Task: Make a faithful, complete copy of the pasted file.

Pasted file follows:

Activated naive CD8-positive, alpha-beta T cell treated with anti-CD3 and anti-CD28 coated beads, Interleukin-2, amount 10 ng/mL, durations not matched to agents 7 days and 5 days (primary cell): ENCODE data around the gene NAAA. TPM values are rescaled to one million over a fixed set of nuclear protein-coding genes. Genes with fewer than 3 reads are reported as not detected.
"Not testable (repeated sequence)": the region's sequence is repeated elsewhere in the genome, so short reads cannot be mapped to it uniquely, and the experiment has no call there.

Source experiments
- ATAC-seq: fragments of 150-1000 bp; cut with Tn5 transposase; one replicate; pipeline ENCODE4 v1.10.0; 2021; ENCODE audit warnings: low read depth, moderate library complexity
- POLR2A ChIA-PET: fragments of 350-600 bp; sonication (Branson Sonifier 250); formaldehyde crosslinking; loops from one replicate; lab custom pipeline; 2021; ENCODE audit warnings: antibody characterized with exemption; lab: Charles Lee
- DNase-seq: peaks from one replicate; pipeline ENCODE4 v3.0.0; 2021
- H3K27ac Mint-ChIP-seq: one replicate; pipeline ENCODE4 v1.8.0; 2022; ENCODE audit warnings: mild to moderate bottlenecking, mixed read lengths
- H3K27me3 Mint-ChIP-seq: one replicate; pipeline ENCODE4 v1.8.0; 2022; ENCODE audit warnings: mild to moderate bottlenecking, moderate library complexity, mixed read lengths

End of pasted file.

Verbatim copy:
Activated naive CD8-positive, alpha-beta T cell treated with anti-CD3 and anti-CD28 coated beads, Interleukin-2, amount 10 ng/mL, durations not matched to agents 7 days and 5 days (primary cell): ENCODE data around the gene NAAA. TPM values are rescaled to one million over a fixed set of nuclear protein-coding genes. Genes with fewer than 3 reads are reported as not detected.
"Not testable (repeated sequence)": the region's sequence is repeated elsewhere in the genome, so short reads cannot be mapped to it uniquely, and the experiment has no call there.

Source experiments
- ATAC-seq: fragments of 150-1000 bp; cut with Tn5 transposase; one replicate; pipeline ENCODE4 v1.10.0; 2021; ENCODE audit warnings: low read depth, moderate library complexity
- POLR2A ChIA-PET: fragments of 350-600 bp; sonication (Branson Sonifier 250); formaldehyde crosslinking; loops from one replicate; lab custom pipeline; 2021; ENCODE audit warnings: antibody characterized with exemption; lab: Charles Lee
- DNase-seq: peaks from one replicate; pipeline ENCODE4 v3.0.0; 2021
- H3K27ac Mint-ChIP-seq: one replicate; pipeline ENCODE4 v1.8.0; 2022; ENCODE audit warnings: mild to moderate bottlenecking, mixed read lengths
- H3K27me3 Mint-ChIP-seq: one replicate; pipeline ENCODE4 v1.8.0; 2022; ENCODE audit warnings: mild to moderate bottlenecking, moderate library complexity, mixed read lengths